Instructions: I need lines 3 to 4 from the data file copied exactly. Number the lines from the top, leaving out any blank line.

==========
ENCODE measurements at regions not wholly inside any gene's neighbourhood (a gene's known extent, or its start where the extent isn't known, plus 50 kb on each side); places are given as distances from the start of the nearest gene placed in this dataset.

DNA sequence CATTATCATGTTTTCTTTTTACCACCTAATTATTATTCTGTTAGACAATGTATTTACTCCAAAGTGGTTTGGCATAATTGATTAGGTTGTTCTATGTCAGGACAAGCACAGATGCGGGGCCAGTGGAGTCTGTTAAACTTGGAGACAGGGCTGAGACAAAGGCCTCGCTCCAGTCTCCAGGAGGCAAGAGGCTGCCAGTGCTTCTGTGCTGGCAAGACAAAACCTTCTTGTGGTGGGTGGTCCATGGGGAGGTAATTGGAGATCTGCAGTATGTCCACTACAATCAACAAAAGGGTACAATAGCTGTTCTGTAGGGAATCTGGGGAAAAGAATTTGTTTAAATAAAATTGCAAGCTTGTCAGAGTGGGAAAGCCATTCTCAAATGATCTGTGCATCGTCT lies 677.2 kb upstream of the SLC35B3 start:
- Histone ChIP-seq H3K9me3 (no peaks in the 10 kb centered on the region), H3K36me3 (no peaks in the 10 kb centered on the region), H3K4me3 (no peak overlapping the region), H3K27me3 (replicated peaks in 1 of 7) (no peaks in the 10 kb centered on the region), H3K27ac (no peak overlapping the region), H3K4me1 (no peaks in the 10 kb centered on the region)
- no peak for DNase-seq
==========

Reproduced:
- Histone ChIP-seq H3K9me3 (no peaks in the 10 kb centered on the region), H3K36me3 (no peaks in the 10 kb centered on the region), H3K4me3 (no peak overlapping the region), H3K27me3 (replicated peaks in 1 of 7) (no peaks in the 10 kb centered on the region), H3K27ac (no peak overlapping the region), H3K4me1 (no peaks in the 10 kb centered on the region)
- no peak for DNase-seq